ISSN 1470-3947 (print) | ISSN 1479-6848 (online)

Endocrine Abstracts (2019) 63 GP151 | DOI: 10.1530/endoabs.63.GP151

MEN4: is there a link with autoimmunity?

Benjamin Chevalier1, Marie-Françoise Odou2, Jordane Demonchy3, Catherine Cardot-Bauters1 & Marie-Christine Vantyghem1


1Endocrinology and Metabolism Department, Lille University Hospital, Lille, France; 2Biochemistry and Molecular Biology Department, Lille University Hospital, Lille, France; 3Hematology Department, Lille University Hospital, Lille, France.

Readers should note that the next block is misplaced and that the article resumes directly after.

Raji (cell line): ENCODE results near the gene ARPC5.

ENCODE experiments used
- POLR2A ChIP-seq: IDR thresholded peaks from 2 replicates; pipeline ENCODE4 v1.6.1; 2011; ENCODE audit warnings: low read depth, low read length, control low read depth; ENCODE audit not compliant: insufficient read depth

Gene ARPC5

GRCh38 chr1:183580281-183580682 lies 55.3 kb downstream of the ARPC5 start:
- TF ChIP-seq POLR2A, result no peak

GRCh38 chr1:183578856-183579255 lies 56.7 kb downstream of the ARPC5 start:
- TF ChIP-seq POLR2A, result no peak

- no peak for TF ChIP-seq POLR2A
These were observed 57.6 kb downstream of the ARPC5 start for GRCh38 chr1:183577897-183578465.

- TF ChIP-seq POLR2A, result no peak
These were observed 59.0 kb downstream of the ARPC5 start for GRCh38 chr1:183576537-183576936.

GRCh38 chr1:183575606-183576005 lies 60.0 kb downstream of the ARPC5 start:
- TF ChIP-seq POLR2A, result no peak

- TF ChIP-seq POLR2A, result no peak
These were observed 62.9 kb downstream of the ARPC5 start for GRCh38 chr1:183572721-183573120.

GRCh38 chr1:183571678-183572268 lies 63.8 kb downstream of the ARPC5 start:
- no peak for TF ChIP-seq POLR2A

MEN4 is a rare disease characterized by the development of multiple endocrine tumors caused by mutations in the CDKN1b gene encoding the cyclin dependent kinase inhibitor P27Kip1. Here we report two new cases and address the potential link of MEN4 with autoimmunity. The 1st patient, a 66-year old woman, presented at 35 years high prolactin levels without evidence of pituitary adenoma, treated medically. At 51 years, she was diagnosed with mild primary hyperparathyroidism associated to osteoporosis without any parathyroid lesion initially identified. Thirteen years later a retro-esophageal parathyroid adenoma was revealed and removed with normalization of blood calcium level. The patient also had breast cancer at 37, papillary ovarian serous cystadenoma at 50 and multifocal micropapillary thyroid carcinoma at 55 years. Heterozygous mutation of CDKN1b gene was found: c.281C>T, p.Pro941Leu in exon 1, not previously reported. Surprisingly the patient also had a remarkable history of autoimmune diseases, with myasthenia gravis at 12 justifying thymectomy for hyperplasia, Sjögren syndrome, type III cryoglobulinemia and asthma. Her father suffered from diabetes and Grave’s disease, her paternal grand-mother from thyroiditis and breast cancer. The 2nd patient, a 70-year old lady was fortuitously diagnosed with a 27×30 mm non-functioning pituitary adenoma at 66 years during a stroke work-up. The volume progression and campimetric involvement led to surgery. Primary hyperparathyroidism was simultaneously discovered, attributed to a unique parathyroid lesion, not removed because of the absence of any complication (Calcium levels ~2.6 mmol/l, PTH 118 ng/ml (N:15–68)). A mild autonomous cortisol secretion linked to a centimetric adrenal nodule was also confirmed. She also had a history of Crohn’s disease treated with azathioprine then steroids and autoimmune thyroiditis. The familial history was difficult to assess because of cognitive impairment. A new heterozygous mutation in exon 1 of CDKN1b gene (c.206C>T, p.Pro69Leu) was identified. These two cases with proved germinal CDKN1b mutations are consistent with literature regarding MEN4, namely MEN1-like phenotype with late occurrence mostly focused on pituitary and parathyroid tumors. Interestingly, both cases were associated with multiple autoimmune disorders, including systemic and organ-related diseases. A previous meta-analysis has shown that CDKN1B was potentially involved in the pathophysiology of systemic lupus erythematosus, with a role in the induction of T-cell tolerance and B-cell lymphopoiesis. Future research about this rare condition will have to investigate this potential association, which confirms the link between neoplasia and immunity.

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